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Earlier this week Qualcomm (NASDAQ: QCOM ) announced its new RF360 chip that allows OEMs to bring worldwide 4G LTE connectivity to all of their mobile devices. It's the first-ever chip of its kind, and it could change the way people buy smart devices.
A chip for the global world
Qualcomm's RF360 announcement isn't the typical release of a faster, smaller, more efficient chip -- it's a potential game changer. The chip supports 40 mobile bands worldwide and will work on all seven worldwide cellular frequencies. That means that any device that incorporates the new chip will work on LTE-FDD, LTE-TDD, WCDMA, EV-DO, CDMA 1x, TD-SCDMA and GSM/EDGE networks.
The RF360 chip means that any mobile device that uses the RF360 would be compatible, and theoretically available, on any network the same day a product is launched. So if Apple (NASDAQ: AAPL ) wanted the next installment of the iPhone to be available on every U.S. and Chinese carrier when it launched, it could be. Consumers wouldn't have wait for their network version of the phone to be released. This is particularly important for Apple because it would mean the company could theoretically be on China Mobile's 4G network as early as mid-2013.
The RF360 could open up Qualcomm to even more mobile revenue than it already has. In 2012, Qualcomm's revenue increased by 32% and it grew profits by 25%. Qualcomm already sells processors, baseband chips, and other components to world's biggest OEMs, and the new chip allows Qualcomm to offer them something they've never had before.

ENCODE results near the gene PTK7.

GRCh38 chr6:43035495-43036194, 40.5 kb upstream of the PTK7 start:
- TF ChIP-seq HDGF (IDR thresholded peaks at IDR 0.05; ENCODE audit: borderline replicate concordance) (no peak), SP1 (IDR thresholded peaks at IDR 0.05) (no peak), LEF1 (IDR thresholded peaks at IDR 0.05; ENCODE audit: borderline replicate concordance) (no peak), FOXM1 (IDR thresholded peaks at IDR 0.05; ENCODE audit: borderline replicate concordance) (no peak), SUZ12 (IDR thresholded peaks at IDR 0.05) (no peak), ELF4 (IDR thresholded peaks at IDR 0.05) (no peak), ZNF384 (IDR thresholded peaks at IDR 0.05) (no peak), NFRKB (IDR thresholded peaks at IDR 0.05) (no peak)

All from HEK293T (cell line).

Qualcomm is also releasing the new chip at just the right time. 4G networks are still new to many smartphone users and mobile traffic on these networks is expected to grow 40 times by 2017. With Qualcomm releasing to worldwide chip now, it'll potentially tap into 4G's future growth.
The right move
Even without Qualcomm's latest chip, the company is a leader in mobile processors and baseband chips and has a stronghold on 3G and 4G patents. Qualcomm is also sitting on about $26 billion in cash and investments. The new chip further solidifies Qualcomm as the leader in the mobile chip business, but don't expect its competitors to take this lying down.
Qualcomm's advantage is that it released its worldwide mobile chip first. Investors should look to see if mobile juggernauts like Apple and Samsung adapt the it into new versions of their phones. The company needs to get the new chip into as many devices as it can before other chip makers release a similar product. With new devices expected to have the RF360 by later this year, that shouldn't be a problem.
If Apple puts Qualcomm's RF360 into the iPhone, it could open up new possibilites for the Cupertino company's smartphone sales. Apple may be dominating the U.S. smartphone landscape, but there's lots of room for international growth. It's no secret Apple's stock isn't as strong as it was six months ago, and some even question whether Apple remains a buy. The Motley Fool's senior technology analyst and managing bureau chief, Eric Bleeker, is prepared to fill you in on both reasons to buy and reasons to sell Apple, and what opportunities are left for the company (and your portfolio) going forward. To get instant access to his latest thinking on Apple, simply click here now.